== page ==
Stakehose History, Family Crest & Coats of Arms

When the ancestors of the Stakehose family emigrated to England following the Norman Conquest in 1066 they brought their family name with them. They lived at Stackhouse in North Yorkshire which literally means "habitation by a steep rock or hill." [1]

Early Origins of the Stakehose family

The surname Stakehose was first found in Durham where they held a family seat from very ancient times, and were Lords of the manor of Stackhouse, some say well before the Norman Conquest and the arrival of Duke William at Hastings in 1066 A.D.

Early History of the Stakehose family

This web page shows only a small excerpt of our Stakehose research. Another 91 words (6 lines of text) covering the years 1784, 1670, 1752, 1733, 1752, 1677, 1752, 1734, 1732, 1739, 1742 and 1819 are included under the topic Early Stakehose History in all our PDF Extended History products and printed products wherever possible.

Stakehose Spelling Variations

The English language only became standardized in the last few centuries. For that reason, spelling variations are common among many Anglo-Norman names. The shape of the English language was frequently changed with the introduction of elements of Norman French, Latin, and other European languages; even the spelling of literate people's names were subsequently modified. Stakehose has been recorded under many different variations, including Stakehouse, Stackhouse, Stachouse, Stackhowse and others.

Early Notables of the Stakehose family (pre 1700)

Distinguished members of the family include Thomas Stackhouse (1677-1752), English theologian, son of John Stackhouse (d. 1734), ultimately rector of Boldon, co. Durham. John Stackhouse, was an English administrator for...
Another 29 words (2 lines of text) are included under the topic Early Stakehose Notables in all our PDF Extended History products and printed products wherever possible.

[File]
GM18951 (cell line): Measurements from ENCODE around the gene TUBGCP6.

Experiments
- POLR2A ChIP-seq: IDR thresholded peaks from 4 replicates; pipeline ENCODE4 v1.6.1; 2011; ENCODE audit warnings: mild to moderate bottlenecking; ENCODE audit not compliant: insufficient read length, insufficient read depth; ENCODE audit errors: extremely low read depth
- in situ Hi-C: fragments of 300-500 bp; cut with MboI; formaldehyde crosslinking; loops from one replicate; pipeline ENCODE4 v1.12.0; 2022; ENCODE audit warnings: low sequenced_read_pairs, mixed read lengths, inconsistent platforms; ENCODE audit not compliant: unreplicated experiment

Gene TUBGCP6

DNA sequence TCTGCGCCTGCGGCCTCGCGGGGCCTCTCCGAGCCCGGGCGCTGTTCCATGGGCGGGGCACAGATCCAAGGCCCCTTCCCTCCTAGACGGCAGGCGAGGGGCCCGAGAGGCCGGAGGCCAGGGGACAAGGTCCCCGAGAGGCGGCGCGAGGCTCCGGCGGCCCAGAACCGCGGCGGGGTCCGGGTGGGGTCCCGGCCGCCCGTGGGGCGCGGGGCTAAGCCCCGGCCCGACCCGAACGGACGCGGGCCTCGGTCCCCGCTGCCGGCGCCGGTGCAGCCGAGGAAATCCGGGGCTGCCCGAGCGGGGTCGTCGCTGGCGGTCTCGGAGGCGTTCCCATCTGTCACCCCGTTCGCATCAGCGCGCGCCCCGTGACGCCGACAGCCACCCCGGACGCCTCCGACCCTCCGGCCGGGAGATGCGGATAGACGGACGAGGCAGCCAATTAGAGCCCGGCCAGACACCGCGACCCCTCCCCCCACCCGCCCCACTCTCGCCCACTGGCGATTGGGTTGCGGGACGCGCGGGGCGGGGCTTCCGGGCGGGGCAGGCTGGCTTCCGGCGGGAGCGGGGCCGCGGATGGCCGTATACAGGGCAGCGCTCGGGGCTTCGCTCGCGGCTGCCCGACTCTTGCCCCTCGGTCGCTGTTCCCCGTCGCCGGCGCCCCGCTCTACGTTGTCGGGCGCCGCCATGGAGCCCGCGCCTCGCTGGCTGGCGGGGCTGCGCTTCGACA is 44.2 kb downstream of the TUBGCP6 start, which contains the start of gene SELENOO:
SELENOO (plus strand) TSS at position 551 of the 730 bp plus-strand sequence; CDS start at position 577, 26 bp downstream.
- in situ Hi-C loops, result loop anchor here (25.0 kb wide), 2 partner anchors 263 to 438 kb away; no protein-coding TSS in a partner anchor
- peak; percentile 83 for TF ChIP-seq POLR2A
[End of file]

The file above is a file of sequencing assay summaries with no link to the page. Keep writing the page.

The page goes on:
Migration of the Stakehose family

To escape the uncertainty of the political and religious uncertainty found in England, many English families boarded ships at great expense to sail for the colonies held by Britain. The passages were expensive, though, and the boats were unsafe, overcrowded, and ridden with disease. Those who were hardy and lucky enough to make the passage intact were rewarded with land, opportunity, and social environment less prone to religious and political persecution. Many of these families went on to be important contributors to the young nations of Canada and the United States where they settled. Stakehoses were some of the first of the immigrants to arrive in North America: Richard Stackhouse, who came to Salem, MA in 1638; Robert Stackhowse, who arrived in Virginia in 1636; John Stackhouse and his wife Margery Stackhouse who were on record in Pennsylvania in 1682.



  1. ^ Smith, Eldson Coles, New Dictionary of American Family Names New York: Harper & Row, 1956. Print


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